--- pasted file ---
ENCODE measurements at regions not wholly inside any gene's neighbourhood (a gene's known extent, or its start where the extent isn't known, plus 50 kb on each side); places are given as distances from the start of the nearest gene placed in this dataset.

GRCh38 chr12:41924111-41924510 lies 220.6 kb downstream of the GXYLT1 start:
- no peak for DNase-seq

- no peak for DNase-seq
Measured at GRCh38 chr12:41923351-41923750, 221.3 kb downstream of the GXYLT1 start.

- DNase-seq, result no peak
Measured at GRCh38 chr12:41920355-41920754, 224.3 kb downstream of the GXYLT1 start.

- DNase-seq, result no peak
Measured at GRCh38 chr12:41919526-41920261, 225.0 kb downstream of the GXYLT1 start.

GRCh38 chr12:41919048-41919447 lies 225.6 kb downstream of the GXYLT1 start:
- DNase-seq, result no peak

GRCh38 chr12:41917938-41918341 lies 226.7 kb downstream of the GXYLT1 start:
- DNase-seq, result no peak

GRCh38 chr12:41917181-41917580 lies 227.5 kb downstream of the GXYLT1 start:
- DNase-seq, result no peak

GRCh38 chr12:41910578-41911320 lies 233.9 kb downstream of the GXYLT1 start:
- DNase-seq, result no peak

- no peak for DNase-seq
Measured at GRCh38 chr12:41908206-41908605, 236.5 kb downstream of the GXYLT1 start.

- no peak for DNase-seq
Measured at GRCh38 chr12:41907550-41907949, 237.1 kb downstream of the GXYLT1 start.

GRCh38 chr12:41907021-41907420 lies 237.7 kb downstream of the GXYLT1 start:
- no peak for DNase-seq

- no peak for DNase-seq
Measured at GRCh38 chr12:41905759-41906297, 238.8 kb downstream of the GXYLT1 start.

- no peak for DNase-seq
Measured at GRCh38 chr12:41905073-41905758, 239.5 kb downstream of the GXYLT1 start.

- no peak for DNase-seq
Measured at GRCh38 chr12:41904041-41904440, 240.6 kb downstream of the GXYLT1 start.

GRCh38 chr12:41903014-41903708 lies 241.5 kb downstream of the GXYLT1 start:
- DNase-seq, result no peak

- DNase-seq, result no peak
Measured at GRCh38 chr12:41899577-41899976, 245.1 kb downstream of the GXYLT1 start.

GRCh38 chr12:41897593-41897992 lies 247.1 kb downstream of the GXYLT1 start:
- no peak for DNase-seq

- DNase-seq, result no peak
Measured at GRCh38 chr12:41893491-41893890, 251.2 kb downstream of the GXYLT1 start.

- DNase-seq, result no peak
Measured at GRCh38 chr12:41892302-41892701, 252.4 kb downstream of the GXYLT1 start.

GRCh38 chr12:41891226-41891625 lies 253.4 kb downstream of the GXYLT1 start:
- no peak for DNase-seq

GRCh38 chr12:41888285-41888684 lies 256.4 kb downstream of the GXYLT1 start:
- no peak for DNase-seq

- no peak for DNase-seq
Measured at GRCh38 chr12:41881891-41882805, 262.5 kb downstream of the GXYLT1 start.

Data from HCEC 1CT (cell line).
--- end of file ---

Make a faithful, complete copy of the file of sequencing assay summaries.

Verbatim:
ENCODE measurements at regions not wholly inside any gene's neighbourhood (a gene's known extent, or its start where the extent isn't known, plus 50 kb on each side); places are given as distances from the start of the nearest gene placed in this dataset.

GRCh38 chr12:41924111-41924510 lies 220.6 kb downstream of the GXYLT1 start:
- no peak for DNase-seq

- no peak for DNase-seq
Measured at GRCh38 chr12:41923351-41923750, 221.3 kb downstream of the GXYLT1 start.

- DNase-seq, result no peak
Measured at GRCh38 chr12:41920355-41920754, 224.3 kb downstream of the GXYLT1 start.

- DNase-seq, result no peak
Measured at GRCh38 chr12:41919526-41920261, 225.0 kb downstream of the GXYLT1 start.

GRCh38 chr12:41919048-41919447 lies 225.6 kb downstream of the GXYLT1 start:
- DNase-seq, result no peak

GRCh38 chr12:41917938-41918341 lies 226.7 kb downstream of the GXYLT1 start:
- DNase-seq, result no peak

GRCh38 chr12:41917181-41917580 lies 227.5 kb downstream of the GXYLT1 start:
- DNase-seq, result no peak

GRCh38 chr12:41910578-41911320 lies 233.9 kb downstream of the GXYLT1 start:
- DNase-seq, result no peak

- no peak for DNase-seq
Measured at GRCh38 chr12:41908206-41908605, 236.5 kb downstream of the GXYLT1 start.

- no peak for DNase-seq
Measured at GRCh38 chr12:41907550-41907949, 237.1 kb downstream of the GXYLT1 start.

GRCh38 chr12:41907021-41907420 lies 237.7 kb downstream of the GXYLT1 start:
- no peak for DNase-seq

- no peak for DNase-seq
Measured at GRCh38 chr12:41905759-41906297, 238.8 kb downstream of the GXYLT1 start.

- no peak for DNase-seq
Measured at GRCh38 chr12:41905073-41905758, 239.5 kb downstream of the GXYLT1 start.

- no peak for DNase-seq
Measured at GRCh38 chr12:41904041-41904440, 240.6 kb downstream of the GXYLT1 start.

GRCh38 chr12:41903014-41903708 lies 241.5 kb downstream of the GXYLT1 start:
- DNase-seq, result no peak

- DNase-seq, result no peak
Measured at GRCh38 chr12:41899577-41899976, 245.1 kb downstream of the GXYLT1 start.

GRCh38 chr12:41897593-41897992 lies 247.1 kb downstream of the GXYLT1 start:
- no peak for DNase-seq

- DNase-seq, result no peak
Measured at GRCh38 chr12:41893491-41893890, 251.2 kb downstream of the GXYLT1 start.

- DNase-seq, result no peak
Measured at GRCh38 chr12:41892302-41892701, 252.4 kb downstream of the GXYLT1 start.

GRCh38 chr12:41891226-41891625 lies 253.4 kb downstream of the GXYLT1 start:
- no peak for DNase-seq

GRCh38 chr12:41888285-41888684 lies 256.4 kb downstream of the GXYLT1 start:
- no peak for DNase-seq

- no peak for DNase-seq
Measured at GRCh38 chr12:41881891-41882805, 262.5 kb downstream of the GXYLT1 start.

Data from HCEC 1CT (cell line).